So for the US release of Prudence, it should all be ladybug and in the UK ladybird.

But I’m not making any promises.

Confusion, thy name is publishing.

Prudence FAIL Addendum:

People found many spelling and formatting errors is in Prudence.

Some of these may be the result of the above process of going through the UK copy editor. Some of the spelling mistakes may be because they are actually UK spelling.

The first we worked hard to fix in subsequent editions. The second we did not.

{Gail’s monthly read along for March 2015 is Valor’s Choice by Tanya Huff.}

* versions = substantial text content change; as opposed to editions = different cover, print run, etc but text is essentially unchanged

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Your Moment of Parasol . . .

1896-1903  The Victoria & Albert Museum

Your Infusion of Cute . . .


Your Tisane of Smart . . .
Top Ten Tips and Tricks for Terrific Tea

Your Writerly Tinctures . . .  
3 Tips on How Not to Stink at Writing

Special Announcement ~ Imprudence Cover Art Reveal

Posted by Gail Carriger


I know, Prudence hasn’t even hit stores yet but I am still delighted to give you all a sneak peek at the cover for the second in the series, Imprudence!

The inevitable questions…

When is Imprudence due to release?
I have no idea, likely 2016 sometime.

How many books in the Custard Protocol series? 

I don’t know. My contract is for these two only. As with most things, more books will likely depend on how the first ones sell.

Does Prudence have a cliff hanger that leads to Imprudence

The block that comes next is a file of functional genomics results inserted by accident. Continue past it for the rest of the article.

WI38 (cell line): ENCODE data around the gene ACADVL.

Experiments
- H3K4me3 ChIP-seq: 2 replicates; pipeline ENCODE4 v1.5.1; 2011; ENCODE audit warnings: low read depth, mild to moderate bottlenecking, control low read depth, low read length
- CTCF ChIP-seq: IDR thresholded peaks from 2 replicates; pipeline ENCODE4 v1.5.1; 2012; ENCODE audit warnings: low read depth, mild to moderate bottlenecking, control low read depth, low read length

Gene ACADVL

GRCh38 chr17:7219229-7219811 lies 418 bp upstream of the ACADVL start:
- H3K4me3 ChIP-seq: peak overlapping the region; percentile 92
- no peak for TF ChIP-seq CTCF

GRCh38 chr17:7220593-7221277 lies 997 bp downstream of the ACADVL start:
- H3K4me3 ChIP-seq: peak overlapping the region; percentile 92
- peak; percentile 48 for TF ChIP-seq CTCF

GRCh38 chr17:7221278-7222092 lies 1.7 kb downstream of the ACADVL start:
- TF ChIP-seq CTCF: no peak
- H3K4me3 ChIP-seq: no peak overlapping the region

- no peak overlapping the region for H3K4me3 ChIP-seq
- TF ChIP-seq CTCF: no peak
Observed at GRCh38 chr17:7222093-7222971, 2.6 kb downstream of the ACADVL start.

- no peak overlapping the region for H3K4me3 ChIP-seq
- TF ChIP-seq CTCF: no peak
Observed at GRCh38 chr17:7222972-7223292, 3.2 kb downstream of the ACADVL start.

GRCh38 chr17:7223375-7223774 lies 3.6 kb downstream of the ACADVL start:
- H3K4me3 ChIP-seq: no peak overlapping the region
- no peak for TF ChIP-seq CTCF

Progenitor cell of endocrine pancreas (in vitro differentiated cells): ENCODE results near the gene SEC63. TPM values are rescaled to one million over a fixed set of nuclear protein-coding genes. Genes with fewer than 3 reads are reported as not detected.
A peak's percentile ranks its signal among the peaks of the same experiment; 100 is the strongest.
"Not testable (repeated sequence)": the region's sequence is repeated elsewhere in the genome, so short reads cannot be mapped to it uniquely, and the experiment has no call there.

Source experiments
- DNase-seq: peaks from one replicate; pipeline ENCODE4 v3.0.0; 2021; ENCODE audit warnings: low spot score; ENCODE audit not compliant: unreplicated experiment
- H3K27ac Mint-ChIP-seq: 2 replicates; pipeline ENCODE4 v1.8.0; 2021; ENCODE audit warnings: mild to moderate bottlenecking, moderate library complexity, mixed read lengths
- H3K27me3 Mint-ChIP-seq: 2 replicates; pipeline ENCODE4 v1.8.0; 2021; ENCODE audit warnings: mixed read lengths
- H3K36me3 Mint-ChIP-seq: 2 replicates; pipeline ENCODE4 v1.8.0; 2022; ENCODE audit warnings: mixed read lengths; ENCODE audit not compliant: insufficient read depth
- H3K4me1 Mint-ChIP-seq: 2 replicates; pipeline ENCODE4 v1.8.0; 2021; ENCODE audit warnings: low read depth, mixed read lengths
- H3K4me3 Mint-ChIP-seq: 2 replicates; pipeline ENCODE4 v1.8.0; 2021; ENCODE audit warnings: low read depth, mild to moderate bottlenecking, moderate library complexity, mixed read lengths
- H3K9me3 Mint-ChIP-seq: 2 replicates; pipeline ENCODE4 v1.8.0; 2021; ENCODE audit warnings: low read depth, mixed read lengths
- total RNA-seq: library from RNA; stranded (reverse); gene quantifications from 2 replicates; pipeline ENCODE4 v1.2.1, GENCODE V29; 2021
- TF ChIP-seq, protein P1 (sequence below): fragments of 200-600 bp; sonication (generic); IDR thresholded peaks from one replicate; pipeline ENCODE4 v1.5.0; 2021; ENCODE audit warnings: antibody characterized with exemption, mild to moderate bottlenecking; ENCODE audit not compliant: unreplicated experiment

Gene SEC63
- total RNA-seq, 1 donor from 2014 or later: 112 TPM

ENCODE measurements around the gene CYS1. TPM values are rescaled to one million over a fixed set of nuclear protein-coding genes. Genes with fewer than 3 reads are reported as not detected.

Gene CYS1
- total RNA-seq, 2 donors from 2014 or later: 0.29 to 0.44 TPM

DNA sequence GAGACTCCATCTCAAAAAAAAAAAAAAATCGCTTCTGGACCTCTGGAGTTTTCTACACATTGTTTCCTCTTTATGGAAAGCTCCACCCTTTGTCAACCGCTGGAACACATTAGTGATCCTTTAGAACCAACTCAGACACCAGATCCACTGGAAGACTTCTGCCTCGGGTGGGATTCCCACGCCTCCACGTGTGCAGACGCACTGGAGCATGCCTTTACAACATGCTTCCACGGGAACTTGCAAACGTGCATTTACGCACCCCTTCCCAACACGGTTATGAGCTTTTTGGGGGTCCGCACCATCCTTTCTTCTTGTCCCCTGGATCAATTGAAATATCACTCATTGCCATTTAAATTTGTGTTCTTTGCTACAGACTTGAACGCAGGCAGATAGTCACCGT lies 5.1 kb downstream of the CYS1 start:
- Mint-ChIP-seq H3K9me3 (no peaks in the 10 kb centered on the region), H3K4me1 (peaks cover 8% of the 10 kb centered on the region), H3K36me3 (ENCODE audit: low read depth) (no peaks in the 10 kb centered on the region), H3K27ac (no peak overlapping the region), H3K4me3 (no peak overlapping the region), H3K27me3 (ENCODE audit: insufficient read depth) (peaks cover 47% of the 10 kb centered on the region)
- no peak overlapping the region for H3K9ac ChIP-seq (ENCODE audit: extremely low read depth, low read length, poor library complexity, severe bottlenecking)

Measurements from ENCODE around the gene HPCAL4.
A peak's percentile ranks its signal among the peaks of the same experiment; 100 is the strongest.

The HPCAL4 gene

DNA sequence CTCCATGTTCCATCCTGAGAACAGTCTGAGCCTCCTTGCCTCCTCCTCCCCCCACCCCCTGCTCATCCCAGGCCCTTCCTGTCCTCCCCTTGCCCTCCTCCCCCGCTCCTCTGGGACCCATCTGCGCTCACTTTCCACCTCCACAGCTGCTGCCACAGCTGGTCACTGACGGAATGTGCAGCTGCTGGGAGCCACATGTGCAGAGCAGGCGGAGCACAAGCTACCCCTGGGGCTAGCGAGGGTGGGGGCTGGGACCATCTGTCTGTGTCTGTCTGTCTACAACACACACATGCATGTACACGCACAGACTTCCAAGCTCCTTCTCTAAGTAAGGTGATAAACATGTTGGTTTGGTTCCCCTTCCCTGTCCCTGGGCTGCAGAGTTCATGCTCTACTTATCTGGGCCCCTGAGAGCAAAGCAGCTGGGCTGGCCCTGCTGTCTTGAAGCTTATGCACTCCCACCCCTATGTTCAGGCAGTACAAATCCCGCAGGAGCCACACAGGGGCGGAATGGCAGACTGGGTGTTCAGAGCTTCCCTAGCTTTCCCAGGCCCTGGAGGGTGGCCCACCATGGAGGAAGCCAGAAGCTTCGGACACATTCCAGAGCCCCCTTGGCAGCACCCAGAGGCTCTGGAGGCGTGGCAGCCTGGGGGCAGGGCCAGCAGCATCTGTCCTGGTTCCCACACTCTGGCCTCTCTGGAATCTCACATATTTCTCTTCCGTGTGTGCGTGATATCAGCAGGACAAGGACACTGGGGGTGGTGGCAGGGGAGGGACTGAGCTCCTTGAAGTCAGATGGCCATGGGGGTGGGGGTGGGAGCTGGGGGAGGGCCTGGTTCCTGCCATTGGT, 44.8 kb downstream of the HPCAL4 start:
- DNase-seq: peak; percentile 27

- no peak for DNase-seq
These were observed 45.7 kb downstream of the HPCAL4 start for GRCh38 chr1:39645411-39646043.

Nope. But these two will tie together and exist as a pair. I think. I’ve only just started writing Imprudence. I have a pretty clear outline but… things change.

Where is Rue going in the second book?
Look at the background, my child. You have one guess.

Will Rue be cleaning up her mother’s mess?
Aren’t we all?

{What is Gail’s Book Group reading for February? Karen Memory by Elizabeth Bear}


Your Moment of Parasol . . .

1894 Parasol via fashionplatesandephemera tumblr

Your Infusion of Cute . . .

1895  Tea Gown  Liberty & Co., 1895  The Los Angeles County Museum of Art

Rue has a bit of thing for tea gowns.

Your Tisane of Smart . . .
The Leeds Gas Strike Of 1890

Your Writerly Tinctures . . .  
Writing Characters Whose Loyalty is Uncertain

Book News:

Alexia Cosplay from alicelaughingalonewithtea tumblr

Quote of the Day:

Like Gail on Facebook & Twitter. Or you can join her mailing list

Victorian Household Medicine (Special Extras)

Posted by Gail Carriger


A Household Medicine Cabinet 1870s

1. Powdered ipecacuanah [induce vomiting]
2. Purgative powder
3. Sulphate of quinine [malaria treatment]
4. Chlorodyne [chloroform and morphine tincture]
5. Carbolic acid [antiseptic]
6. Castor Oil
7. Eno’s fruit salts
8. One bottle each of M’Kesson and Robbin’s compound podophyllin and aloes and myrrh pills [for warts and verrucas, also purgative]
9. Stick of nitrate of silver [antibacterial, often used in eyes for conjunctivitis, skin infections, ulcers]
10. Cholera pills
11. Iodine
12. Tabloids of antipyrin and phenacetin [analgesic and antipyretic]
13. Aspirin
14. Salicylate of soda [pain relief, for skin conditions like eczema and psoriasis]
15. Boracic acid [disinfectant]
16. Cough lozenges
17. Tabloids of grey powder [mercury in calk, mainly purgative and antisyphilitic]
18. Kaye’s essence of linseed
19. Lint, cotton, wool, linen
20. Oiled silk
21. Roll of adhesive plaster
22. Bandages
23. Dressing forceps